Thoughts on ways to improve the management of professional services firms

Wednesday, January 16, 2013

Policy, programs, control and complexity - ICAC on problems in NSW public policy and administration

I fear that this has been a sadly neglected blog. In this, the first post for 2013, I want to return to a common theme in my writing across all platforms, problems in current approaches to management in both the private and public sectors. One part of my message has been the way that organisations are drowning in their own systems.

The trigger for the post was a November 2012 article in Corruption Matters (Number 40), a twice yearly publication from the NSW Independent Commission Against Corruption  intended to raise awareness about corruption related issues, Can those at the helm see where they are going? If you want to see the original, go here, click on publications by date and then click on November 2012. I agree that it's not a very user friendly approach; to many pdfs!

While I disagree with aspects of the analysis in the article, it does illustrate some of the points I have been making. For that reasons, I am reproducing it in full with commentary.

The article begins:   

"Almost exactly 20 years ago, David Osborne and Ted Gaebler described the importance of uncoupling policy and regulation from service delivery when it comes to driving transformational change in government; that the act of “steering” the boat, if you like, works best when separated from the act of “rowing”.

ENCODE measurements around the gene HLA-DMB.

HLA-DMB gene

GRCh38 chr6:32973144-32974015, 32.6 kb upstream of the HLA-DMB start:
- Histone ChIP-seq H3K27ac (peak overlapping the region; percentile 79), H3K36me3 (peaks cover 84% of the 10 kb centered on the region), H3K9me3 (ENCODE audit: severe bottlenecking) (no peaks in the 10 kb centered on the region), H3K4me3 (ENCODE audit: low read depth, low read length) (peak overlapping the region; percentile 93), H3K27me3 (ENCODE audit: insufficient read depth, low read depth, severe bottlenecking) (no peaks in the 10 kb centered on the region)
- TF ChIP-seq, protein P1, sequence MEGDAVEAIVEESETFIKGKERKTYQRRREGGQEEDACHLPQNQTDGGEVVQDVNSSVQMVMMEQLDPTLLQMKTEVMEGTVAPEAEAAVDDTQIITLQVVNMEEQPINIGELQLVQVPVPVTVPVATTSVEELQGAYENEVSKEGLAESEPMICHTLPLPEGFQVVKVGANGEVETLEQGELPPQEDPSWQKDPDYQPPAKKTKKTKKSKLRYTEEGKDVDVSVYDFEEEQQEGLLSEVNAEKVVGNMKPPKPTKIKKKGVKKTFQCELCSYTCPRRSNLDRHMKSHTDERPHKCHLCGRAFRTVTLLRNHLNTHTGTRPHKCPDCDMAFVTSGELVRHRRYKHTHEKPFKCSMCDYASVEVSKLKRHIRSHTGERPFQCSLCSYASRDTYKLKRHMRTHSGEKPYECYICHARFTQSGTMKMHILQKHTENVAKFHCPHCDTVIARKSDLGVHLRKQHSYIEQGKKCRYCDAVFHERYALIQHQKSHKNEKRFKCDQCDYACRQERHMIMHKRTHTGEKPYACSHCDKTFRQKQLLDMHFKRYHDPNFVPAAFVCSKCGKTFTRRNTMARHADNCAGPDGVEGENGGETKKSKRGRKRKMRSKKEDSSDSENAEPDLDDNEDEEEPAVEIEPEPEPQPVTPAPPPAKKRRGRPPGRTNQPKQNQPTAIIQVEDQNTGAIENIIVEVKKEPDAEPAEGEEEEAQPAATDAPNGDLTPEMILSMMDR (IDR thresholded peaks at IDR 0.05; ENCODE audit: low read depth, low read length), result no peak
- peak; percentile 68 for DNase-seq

The idea that those who steer should be separated from those who row has been taken up with gusto throughout the public sector; although not necessarily in the way envisaged by Osborne and Gaebler. Theirs was a call to action for a decentralisation of authority by separating the macro-level function of government from the micro-level creation and administration of public programming. In other words, have government influence direction in a broad sense in order to empower frontline agencies and communities to solve their own problems by creating and delivering services that resonate with the needs of their specific audiences."

Comment: I actually have some problems with the Osborne/Gaebler approach because operations and policy need to be integrated and inform each other. Indeed the article recognises this. Part of the problem is that what constitutes policy gets totally confused. The simple steering/rowing classification fails to recognise the distinctions between different types of policy and operations and is, as we shall see in a moment, part of the problem. The article continues: